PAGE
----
Accept responsibility for your reaction to your circumstances. The circumstances may be beyond your control but your reaction is 100% yours. You own it.
Fight the Good Fight.
Give Yourself Time to Mourn
Write Down Goals.
Teach Your Children.
Tomorrow we are going to sell it! This pecan grove that brought us back to south Georgia and proceeded to go under water in the flood of 1994. As it went underwater and killed the productivity of the thousands of pecan trees, it took our bank account with it. We went from a young married couple with a nice savings to a young married couple scrounging up pennies to buy milk for the babies.
It just didn’t work out. But now it would.
Three thousand trees. Snapped, twisted. Toothpicks and kindling.
Majestic pecans gone in an instant. Three tornadoes ran through that grove like skipping youngsters through a meadow. No rhyme or reason.
No sale. It just didn’t work out.
Dad scratched his head. We cried over the lost sale to a prominent pecan farmer. Dad thought some more.
Let’s put in a pivot and rent it out as farmland. OK, what do we have to lose? We’ve already lost everything there is to lose. A pivot it is.
We cried as trees were uprooted. I remember driving cows through these trees. Every hope and dream riding upon their horns. Looking at the spring cackings up in the trees hoping that we’d have a good crop of pecans in November. Watching my babies run through the grove to get their energy out knowing that they were safe for miles from moving vehicles.
No pecan grove. It just didn’t work out.
The grove is gone. Short, shrubby peanuts rented to another farmer blow green in the wind as the irrigation blows water upon their thirsty leaves.
This Past Friday, 2011.
An envelope. My address. A check. A small one, mind you, but a check. The pivot is paying out.
The Monday before Thanksgiving. I get a phone call. The one no wife wants to get. My husband’s company is downsizing and he has been laid off. Some Thanksgiving.
It just wasn’t to be.
Yet, he has severance pay and we have unity between us. I love this talented man. Even though he feels down and like a failure today, I know this will work out. But when?
I come home from school and the whole porch is completely gone. He has to do something with his hands. He’s knocked the whole thing out and is building us a new porch. No hits on the jobs.
Seven interviews and a company that just won’t call him back. He keeps calling. Waiting. Calling. Sending letters. Waiting. Calling. He really wants to go with that company that won’t call him back. So, he calls again. He finally gets an interview. They like him. They keep dragging their feet. He calls again.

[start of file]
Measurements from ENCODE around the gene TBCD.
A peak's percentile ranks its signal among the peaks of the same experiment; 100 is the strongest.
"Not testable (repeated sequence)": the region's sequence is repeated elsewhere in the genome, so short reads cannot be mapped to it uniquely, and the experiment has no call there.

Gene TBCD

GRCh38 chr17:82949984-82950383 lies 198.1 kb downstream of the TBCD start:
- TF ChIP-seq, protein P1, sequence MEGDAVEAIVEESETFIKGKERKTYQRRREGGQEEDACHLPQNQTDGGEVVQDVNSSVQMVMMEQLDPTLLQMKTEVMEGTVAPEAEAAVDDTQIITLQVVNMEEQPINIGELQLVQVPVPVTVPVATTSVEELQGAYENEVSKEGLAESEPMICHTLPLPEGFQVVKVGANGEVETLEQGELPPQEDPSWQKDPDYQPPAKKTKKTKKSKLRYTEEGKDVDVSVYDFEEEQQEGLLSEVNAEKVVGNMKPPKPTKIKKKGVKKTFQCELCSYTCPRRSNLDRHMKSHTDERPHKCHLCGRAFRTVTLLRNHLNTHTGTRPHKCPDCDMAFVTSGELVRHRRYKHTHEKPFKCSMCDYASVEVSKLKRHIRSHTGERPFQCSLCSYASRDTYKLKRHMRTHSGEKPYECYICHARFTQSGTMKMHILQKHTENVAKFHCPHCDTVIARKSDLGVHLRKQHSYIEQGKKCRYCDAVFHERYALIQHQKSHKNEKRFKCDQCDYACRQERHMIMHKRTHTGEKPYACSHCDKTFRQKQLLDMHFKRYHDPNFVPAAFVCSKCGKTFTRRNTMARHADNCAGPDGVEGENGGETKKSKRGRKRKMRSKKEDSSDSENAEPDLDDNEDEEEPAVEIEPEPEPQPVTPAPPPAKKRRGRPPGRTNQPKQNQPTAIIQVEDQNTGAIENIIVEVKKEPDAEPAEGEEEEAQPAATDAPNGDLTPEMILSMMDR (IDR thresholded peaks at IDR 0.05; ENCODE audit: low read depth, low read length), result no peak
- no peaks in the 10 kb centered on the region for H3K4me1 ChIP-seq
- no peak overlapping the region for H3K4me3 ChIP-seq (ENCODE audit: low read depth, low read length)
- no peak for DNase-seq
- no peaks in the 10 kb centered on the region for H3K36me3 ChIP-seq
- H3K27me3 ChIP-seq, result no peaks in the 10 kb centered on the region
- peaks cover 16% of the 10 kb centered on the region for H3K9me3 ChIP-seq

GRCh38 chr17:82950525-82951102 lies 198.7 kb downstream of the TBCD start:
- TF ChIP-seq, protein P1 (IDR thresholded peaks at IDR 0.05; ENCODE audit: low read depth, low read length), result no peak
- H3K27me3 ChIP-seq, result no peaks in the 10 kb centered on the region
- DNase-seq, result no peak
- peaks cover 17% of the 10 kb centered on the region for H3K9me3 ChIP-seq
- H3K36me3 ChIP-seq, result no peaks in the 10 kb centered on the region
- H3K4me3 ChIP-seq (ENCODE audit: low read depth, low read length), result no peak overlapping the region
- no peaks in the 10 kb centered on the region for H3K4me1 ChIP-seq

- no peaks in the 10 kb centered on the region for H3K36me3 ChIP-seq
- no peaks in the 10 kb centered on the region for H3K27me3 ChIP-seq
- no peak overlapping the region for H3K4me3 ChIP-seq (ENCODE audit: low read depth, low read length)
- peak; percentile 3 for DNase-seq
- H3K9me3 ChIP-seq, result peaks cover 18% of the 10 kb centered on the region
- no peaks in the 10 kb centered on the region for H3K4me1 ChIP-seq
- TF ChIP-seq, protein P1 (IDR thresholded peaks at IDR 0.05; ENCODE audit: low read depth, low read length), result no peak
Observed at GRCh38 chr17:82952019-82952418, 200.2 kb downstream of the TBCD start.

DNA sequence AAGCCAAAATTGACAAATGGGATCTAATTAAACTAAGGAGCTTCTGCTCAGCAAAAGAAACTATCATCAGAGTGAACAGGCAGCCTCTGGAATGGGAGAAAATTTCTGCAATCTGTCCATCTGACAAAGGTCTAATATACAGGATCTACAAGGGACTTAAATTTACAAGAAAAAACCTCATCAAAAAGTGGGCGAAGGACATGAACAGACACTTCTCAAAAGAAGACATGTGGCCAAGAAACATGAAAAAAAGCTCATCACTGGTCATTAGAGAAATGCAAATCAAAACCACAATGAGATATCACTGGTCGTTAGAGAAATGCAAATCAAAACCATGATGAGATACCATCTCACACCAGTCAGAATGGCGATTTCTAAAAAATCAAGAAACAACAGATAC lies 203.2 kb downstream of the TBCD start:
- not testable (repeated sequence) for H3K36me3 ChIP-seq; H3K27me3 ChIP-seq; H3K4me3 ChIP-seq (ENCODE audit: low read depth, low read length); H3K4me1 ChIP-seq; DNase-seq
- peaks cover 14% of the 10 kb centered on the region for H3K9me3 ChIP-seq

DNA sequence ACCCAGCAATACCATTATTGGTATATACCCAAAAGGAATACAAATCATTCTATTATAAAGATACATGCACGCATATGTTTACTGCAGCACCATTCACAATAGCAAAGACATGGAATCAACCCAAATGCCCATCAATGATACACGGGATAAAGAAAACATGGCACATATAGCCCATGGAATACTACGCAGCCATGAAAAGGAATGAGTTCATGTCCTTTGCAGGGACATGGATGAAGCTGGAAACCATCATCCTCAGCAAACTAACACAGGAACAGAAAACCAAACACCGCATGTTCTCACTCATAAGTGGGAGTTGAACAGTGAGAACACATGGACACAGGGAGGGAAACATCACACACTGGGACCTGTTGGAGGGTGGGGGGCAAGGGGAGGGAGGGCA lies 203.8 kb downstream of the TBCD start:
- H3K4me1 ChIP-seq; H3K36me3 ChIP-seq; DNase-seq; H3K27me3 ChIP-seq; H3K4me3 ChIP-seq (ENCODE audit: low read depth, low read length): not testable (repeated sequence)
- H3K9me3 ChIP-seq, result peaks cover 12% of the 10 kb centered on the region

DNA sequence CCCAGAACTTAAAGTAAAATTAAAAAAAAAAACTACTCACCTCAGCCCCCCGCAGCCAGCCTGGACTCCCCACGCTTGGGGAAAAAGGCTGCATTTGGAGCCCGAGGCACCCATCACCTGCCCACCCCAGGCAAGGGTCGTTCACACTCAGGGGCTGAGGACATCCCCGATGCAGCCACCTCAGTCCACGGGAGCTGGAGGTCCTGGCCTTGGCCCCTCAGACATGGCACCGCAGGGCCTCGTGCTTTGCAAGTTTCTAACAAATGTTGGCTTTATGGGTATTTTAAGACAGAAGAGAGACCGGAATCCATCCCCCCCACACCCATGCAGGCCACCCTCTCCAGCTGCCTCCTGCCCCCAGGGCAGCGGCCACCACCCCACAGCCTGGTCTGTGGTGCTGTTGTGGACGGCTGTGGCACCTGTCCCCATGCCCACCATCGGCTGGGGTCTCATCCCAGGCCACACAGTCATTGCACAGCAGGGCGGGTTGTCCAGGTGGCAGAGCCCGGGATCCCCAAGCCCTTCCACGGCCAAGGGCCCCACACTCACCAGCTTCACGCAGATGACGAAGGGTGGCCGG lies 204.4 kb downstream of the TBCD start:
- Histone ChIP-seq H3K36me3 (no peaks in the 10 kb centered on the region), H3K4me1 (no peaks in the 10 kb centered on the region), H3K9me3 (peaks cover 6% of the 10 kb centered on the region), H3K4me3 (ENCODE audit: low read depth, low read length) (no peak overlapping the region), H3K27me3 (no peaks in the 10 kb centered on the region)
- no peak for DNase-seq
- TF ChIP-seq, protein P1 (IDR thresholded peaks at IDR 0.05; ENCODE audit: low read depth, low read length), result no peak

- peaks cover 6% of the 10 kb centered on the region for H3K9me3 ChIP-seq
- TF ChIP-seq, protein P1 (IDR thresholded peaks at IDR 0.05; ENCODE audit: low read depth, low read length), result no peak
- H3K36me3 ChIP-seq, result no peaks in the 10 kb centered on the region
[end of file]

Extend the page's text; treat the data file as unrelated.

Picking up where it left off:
They call! He is taking a huge paycut and going in as an engineer. “I’m over 30 and I’m a rank and file engineer again, but, I’ll feed my family.”
Over the next seven years he takes a lot of lateral moves. Not much of a raise. In one department he works beside the fork lifts and as I talk to him at lunch, I hear the beep beep beep of them getting closer and then further away and the occasional shout.
When will this ever change?
Kip is engineering manager for the whole plant. Second to the plant manager. Little did he know that starting at the bottom and moving through the many departments with lateral moves most thought were crazy – managing a line, working in inventory control, these have made him uniquely qualified to lead the department that hired him those years a go.
He has an incredible job he loves but he had to go through a whole lot of tough things to get there. He still has problems and struggles and yet, he is fulfilled.
February 14, 2000
Tornadoes rip through Camilla, Georgia. Over 250 homes damaged and more than 20 dead. The community pulls together and has one of the fastest recovery programs that has even been seen because of the effective use of technology and the web to mobilize the volunteer effort.
Nothing good came out of all that death and destruction. But we did see the greatness in a community that worked together to restore what we could and move ahead.
Layoffs are everywhere. Tough Times are Here. Tornadoes have ravaged my friends in Alabama, Georgia, and beyond.
Devastated, puffy eyed people laid awake all night. It just wasn’t to be.
Looking for their wallet in a field trying to find their driver’s license. Having family photos found three counties over. Trying to figure out how to get that beautiful new car out of the tree by the neighbor’s pond. Ludicrous and overwhelming. Rebuilding of a life that cannot be rebuilt when family members are gone.
Looking in their wallet wondering if next week there will be anything in it. Tucking in the babies wondering how you are going to feed them and how to explain it if we have to move out of the house and in with grandma. Uncertainty. With everyone laying off, I feel just like laying low.
These are the feelings. I’ve been there.
“Pleasant words area honeycomb, sweet to the soul and healing to the bones.” Proverbs 16:24.
I’m not going to tell you it is going to be alright. Layoffs, tornadoes, and tough times STINK. It wasn’t fair for my grandmother’s family to lose everything in the Great Depression and be impoverished! These things aren’t FAIR. But life isn’t about fair, my friends.
There is probably little I can say to you if you are going through these tough times to help you. But I will share what I’ve learned.
10 Truths for Tough Times
1 – Tough Times Lead to Better Times
2- Tough Times Brand Your Actions in the Memories of Your Children
They are watching you. Watching what you do. Watching how you handle it. They will have tough times in their lifetime and will fall back upon what they see you do now. Be memorable.
3- Tough Times Make Great Men and Women.
We do not remember the world leaders during easy times. We remember Abraham Lincoln, Franklin D. Roosevelt, and Winston Churchill.
4- The Only Way to Lose is if you Quit.
10- Tough Times Lead to Better Times